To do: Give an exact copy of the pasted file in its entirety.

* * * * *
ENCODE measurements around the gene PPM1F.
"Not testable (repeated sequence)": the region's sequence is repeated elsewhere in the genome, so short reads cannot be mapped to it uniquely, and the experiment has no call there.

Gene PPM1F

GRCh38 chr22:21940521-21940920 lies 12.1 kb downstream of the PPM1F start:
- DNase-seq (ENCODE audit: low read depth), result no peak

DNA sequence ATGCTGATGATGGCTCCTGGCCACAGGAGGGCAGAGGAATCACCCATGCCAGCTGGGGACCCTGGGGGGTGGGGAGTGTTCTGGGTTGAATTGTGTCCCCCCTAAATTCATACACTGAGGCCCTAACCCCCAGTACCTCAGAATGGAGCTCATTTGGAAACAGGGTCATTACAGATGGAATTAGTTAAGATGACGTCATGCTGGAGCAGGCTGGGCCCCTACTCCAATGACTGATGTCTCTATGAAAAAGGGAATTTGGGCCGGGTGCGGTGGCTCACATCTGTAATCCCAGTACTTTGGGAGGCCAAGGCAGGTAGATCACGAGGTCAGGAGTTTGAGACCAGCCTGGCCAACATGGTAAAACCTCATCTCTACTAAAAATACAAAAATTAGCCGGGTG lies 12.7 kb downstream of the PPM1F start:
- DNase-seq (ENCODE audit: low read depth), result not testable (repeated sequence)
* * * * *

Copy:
ENCODE measurements around the gene PPM1F.
"Not testable (repeated sequence)": the region's sequence is repeated elsewhere in the genome, so short reads cannot be mapped to it uniquely, and the experiment has no call there.

Gene PPM1F

GRCh38 chr22:21940521-21940920 lies 12.1 kb downstream of the PPM1F start:
- DNase-seq (ENCODE audit: low read depth), result no peak

DNA sequence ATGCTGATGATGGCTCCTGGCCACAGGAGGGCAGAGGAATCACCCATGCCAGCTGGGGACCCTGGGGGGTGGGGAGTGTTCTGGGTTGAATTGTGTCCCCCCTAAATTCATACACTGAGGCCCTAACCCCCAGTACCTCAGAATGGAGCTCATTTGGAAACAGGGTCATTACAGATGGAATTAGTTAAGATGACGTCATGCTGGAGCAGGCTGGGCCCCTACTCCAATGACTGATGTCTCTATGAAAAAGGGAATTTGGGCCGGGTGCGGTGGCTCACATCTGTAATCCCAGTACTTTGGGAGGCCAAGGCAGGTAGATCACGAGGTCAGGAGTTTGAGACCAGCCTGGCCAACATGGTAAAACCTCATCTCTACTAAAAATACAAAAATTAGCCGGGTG lies 12.7 kb downstream of the PPM1F start:
- DNase-seq (ENCODE audit: low read depth), result not testable (repeated sequence)